Computer programming can be tremendous fun, as well as educational. And the best way to start learning to program is indeed to have fun: to experience the pleasure of intellectual creativity as you capture your imaginative ideas in computer code.
Unfortunately, systems designed for beginners tend to be very limited in their scope, giving few opportunities to explore the more exciting areas of computing, or using only a "toy" programming language which cannot be taken further. So those wishing to learn programming beyond this face the daunting hurdle of learning a "professional" system, in which the joys of creative programming may be achievable only after a great deal of relatively dull study.
The two Turtle Graphics systems provided here are designed to fill this gap, enabling absolute beginners to learn very easily in a friendly graphics environment, to progress quickly onto exciting (and visually impressive) techniques such as recursion, but at the same time learning a programming syntax that is widely used in professional systems.
You can use these systems to produce visual designs and animations, and it is now possible (thanks to new developments in summer 2010, to mount these on your own web pages using purpose-built applets. To see examples of programs written by programming beginners, within a course run at Leeds University using the Turtle Pascal system, see the Turtle Applet Page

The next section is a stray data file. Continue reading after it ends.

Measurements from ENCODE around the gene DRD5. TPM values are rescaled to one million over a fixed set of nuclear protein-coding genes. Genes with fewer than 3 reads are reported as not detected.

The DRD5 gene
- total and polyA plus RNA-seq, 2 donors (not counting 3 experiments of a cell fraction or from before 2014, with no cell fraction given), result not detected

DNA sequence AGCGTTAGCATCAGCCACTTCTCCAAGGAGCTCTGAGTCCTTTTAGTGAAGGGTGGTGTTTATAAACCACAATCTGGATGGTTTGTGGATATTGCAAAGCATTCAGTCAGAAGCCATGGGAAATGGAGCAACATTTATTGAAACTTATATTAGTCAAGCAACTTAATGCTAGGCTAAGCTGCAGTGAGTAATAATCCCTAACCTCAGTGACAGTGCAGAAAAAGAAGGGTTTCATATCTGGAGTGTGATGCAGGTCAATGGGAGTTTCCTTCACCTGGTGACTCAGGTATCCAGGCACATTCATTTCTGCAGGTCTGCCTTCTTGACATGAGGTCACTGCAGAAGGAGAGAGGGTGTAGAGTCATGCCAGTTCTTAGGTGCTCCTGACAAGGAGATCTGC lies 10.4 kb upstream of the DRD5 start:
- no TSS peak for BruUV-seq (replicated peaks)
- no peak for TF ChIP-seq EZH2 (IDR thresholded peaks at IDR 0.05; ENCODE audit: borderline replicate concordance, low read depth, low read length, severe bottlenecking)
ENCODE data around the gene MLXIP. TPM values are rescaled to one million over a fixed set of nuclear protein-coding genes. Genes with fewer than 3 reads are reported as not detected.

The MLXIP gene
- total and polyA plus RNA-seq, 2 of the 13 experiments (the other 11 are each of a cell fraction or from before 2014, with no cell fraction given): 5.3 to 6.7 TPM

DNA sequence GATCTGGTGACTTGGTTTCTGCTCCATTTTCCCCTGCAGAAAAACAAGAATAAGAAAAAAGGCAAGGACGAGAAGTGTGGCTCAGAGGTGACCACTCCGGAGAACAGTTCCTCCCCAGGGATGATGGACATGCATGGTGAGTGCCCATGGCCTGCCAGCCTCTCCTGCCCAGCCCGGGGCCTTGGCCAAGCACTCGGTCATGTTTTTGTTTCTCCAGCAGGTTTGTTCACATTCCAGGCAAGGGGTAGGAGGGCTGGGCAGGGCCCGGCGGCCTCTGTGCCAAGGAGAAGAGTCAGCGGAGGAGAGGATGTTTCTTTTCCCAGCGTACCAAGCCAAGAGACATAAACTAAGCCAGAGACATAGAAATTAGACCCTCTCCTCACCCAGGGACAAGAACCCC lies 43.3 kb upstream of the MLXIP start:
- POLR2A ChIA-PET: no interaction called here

Those who wish to learn to program in a Pascal-style syntax (as used in systems such as Delphi, Modula and Oberon) should choose Turtle Pascal
Those who wish to learn to program in a Java-style syntax (as used also in systems such as C and C++) should choose Turtle Java
For those who want to learn more about how computers work, these systems also provide a unique facility to "see under the bonnet", incorporating a visual compiler which translates the written program into a form of "machine code" for a virtual Turtle Machine (when the program runs, it is this compiled "machine code" that is actually executed). Since the Turtle Machine supports parameterised procedures with full recursion, this gives an opportunity to learn about a fascinating topic which is usually confined to advanced university courses, but entirely accessible (though not easy) when presented in this way.
To support self-teaching, both systems incorporate very comprehensive online Help files, including exercises, straightforward explanation of the concepts involved, and reference materials.